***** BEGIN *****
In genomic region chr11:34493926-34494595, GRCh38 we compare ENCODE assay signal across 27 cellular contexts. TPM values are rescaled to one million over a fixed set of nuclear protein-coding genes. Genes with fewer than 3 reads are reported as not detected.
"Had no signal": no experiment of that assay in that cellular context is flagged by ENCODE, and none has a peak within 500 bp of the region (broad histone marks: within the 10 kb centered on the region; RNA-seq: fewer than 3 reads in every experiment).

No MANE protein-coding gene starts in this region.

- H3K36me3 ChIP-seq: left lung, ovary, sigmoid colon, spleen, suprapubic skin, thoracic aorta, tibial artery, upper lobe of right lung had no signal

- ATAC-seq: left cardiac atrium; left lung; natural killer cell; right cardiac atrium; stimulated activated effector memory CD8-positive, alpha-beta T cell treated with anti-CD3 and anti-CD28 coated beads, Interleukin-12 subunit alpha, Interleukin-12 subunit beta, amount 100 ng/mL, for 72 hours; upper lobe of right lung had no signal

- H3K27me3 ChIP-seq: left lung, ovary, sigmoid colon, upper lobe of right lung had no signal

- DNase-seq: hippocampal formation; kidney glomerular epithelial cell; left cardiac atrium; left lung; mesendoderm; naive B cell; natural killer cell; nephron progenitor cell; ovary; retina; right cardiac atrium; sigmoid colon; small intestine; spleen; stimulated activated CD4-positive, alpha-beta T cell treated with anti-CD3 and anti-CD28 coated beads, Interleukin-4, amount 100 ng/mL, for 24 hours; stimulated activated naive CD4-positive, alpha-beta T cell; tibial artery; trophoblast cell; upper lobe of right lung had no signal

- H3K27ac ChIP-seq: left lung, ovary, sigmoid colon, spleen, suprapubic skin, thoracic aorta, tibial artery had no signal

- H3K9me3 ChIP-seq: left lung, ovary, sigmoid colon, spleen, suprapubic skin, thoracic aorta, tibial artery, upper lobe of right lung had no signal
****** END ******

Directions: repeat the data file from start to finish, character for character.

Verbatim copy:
In genomic region chr11:34493926-34494595, GRCh38 we compare ENCODE assay signal across 27 cellular contexts. TPM values are rescaled to one million over a fixed set of nuclear protein-coding genes. Genes with fewer than 3 reads are reported as not detected.
"Had no signal": no experiment of that assay in that cellular context is flagged by ENCODE, and none has a peak within 500 bp of the region (broad histone marks: within the 10 kb centered on the region; RNA-seq: fewer than 3 reads in every experiment).

No MANE protein-coding gene starts in this region.

- H3K36me3 ChIP-seq: left lung, ovary, sigmoid colon, spleen, suprapubic skin, thoracic aorta, tibial artery, upper lobe of right lung had no signal

- ATAC-seq: left cardiac atrium; left lung; natural killer cell; right cardiac atrium; stimulated activated effector memory CD8-positive, alpha-beta T cell treated with anti-CD3 and anti-CD28 coated beads, Interleukin-12 subunit alpha, Interleukin-12 subunit beta, amount 100 ng/mL, for 72 hours; upper lobe of right lung had no signal

- H3K27me3 ChIP-seq: left lung, ovary, sigmoid colon, upper lobe of right lung had no signal

- DNase-seq: hippocampal formation; kidney glomerular epithelial cell; left cardiac atrium; left lung; mesendoderm; naive B cell; natural killer cell; nephron progenitor cell; ovary; retina; right cardiac atrium; sigmoid colon; small intestine; spleen; stimulated activated CD4-positive, alpha-beta T cell treated with anti-CD3 and anti-CD28 coated beads, Interleukin-4, amount 100 ng/mL, for 24 hours; stimulated activated naive CD4-positive, alpha-beta T cell; tibial artery; trophoblast cell; upper lobe of right lung had no signal

- H3K27ac ChIP-seq: left lung, ovary, sigmoid colon, spleen, suprapubic skin, thoracic aorta, tibial artery had no signal

- H3K9me3 ChIP-seq: left lung, ovary, sigmoid colon, spleen, suprapubic skin, thoracic aorta, tibial artery, upper lobe of right lung had no signal